Justice League Group. Josh Rossi / mediadrumworld.com

By Mark McConville

AS HYPE for the upcoming superhero blockbuster ramps up images and video have captured real-life superheroes as sick children are dressed up as the Justice League.

The heart-warming pictures show the kids dressing up as their favourite heroes including Superman and Batman and taking part in their very own photo shoot.

Josh Rossi / mediadrumworld.com

The feel-good video shows the mini superheroes being shown the final movie posters for the first time with their priceless reactions captured on film.

The project was carried out by photographer Josh Rossi after people contacted him when he did a Wonder Woman shoot with his daughter.

“I had a lot of people contact me telling me their child had cancer or some other disability and that they were the real super heroes,” he said.

Josh Rossi / mediadrumworld.com

“After that I decided that I needed to find the REAL super heroes out there and do a photo shoot of them. From start to finish it took two months.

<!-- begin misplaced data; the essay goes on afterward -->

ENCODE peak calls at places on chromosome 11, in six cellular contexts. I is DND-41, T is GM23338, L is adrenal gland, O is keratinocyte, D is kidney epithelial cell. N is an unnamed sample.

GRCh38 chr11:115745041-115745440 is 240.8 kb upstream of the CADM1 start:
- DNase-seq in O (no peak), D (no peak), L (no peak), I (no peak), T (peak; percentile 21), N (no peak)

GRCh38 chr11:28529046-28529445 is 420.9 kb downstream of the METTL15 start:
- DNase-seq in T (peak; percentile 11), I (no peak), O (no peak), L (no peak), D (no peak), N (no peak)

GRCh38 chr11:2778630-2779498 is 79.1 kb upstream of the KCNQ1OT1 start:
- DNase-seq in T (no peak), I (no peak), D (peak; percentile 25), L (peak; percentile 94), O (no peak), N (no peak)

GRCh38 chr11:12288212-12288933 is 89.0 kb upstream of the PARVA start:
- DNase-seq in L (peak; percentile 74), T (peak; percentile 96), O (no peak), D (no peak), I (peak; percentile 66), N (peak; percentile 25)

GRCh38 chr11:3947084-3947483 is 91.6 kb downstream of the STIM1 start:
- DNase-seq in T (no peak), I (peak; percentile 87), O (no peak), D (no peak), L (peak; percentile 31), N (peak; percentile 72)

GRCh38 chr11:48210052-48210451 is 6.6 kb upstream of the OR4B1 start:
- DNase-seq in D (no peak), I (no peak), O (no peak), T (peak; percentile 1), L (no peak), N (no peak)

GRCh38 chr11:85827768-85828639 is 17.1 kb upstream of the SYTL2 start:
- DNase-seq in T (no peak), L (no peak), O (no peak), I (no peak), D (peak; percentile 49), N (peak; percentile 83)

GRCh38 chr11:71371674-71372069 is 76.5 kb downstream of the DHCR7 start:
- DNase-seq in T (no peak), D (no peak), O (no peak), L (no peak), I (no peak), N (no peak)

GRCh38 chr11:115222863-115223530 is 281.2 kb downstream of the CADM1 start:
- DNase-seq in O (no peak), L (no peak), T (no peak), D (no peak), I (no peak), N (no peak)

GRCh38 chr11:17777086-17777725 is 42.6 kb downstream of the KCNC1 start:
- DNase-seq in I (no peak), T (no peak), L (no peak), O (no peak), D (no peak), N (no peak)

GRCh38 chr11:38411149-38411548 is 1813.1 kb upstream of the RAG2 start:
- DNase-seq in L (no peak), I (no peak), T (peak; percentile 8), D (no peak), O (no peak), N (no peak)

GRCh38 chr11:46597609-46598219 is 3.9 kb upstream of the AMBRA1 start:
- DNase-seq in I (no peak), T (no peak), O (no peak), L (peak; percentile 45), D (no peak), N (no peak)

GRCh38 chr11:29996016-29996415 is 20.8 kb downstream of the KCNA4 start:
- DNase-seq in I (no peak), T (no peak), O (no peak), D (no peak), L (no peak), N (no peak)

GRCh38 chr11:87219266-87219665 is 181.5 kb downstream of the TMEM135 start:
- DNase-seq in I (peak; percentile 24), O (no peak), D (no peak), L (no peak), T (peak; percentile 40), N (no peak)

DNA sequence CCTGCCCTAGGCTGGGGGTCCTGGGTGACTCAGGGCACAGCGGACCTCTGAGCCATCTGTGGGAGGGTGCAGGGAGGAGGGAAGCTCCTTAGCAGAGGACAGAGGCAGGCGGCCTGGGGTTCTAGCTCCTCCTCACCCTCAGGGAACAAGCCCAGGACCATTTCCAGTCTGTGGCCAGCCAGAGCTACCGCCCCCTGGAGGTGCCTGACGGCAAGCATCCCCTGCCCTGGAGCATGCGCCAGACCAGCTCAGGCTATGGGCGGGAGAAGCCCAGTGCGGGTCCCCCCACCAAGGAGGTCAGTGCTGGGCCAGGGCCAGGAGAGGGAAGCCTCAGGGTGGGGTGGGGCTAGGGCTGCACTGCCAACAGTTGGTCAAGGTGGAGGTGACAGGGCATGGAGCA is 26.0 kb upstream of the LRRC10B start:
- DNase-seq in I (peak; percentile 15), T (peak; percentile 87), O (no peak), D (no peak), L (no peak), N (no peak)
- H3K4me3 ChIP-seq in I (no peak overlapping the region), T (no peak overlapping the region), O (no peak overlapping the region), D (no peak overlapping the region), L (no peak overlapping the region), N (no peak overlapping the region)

“My wife Roxana produced the shoot and found all the kids. She spent weeks searching until we found the kids that fit the correct super hero.

“We wanted the kids to have similar traits or stories as the super heroes. For example Zaiden (The Flash) has severe ADHD and loves to run. Kayden is a double amputee and barely survived birth.

“His mom was told to abort him but she decided not to. He was perfect for the character Cyborg who had a terrible accident and his dad created robotic parts to keep him alive.”

Josh Rossi / mediadrumworld.com

The costumers were created and donated by Julie Whitely who spent three weeks creating the movie-realistic designs, pulling some all nighters.

Josh hopes his photographs can help the kids feel strong and inspire others going through similar battles.

“The shoot was amazing with the kids,” he added.

Josh Rossi / mediadrumworld.com

“Even though most of them had just come out of Chemo and radiation treatments that same week they were happy and excited to do the shoot.

“They didn’t complain and were getting into the poses I had for them. It was amazing being able to photograph these little strong people.

“The message I would like to convey is that our weaknesses are what make us strong. Also, I want this to help other kids that are suffering to feel strong and inspire many others.”

Josh Rossi / mediadrumworld.com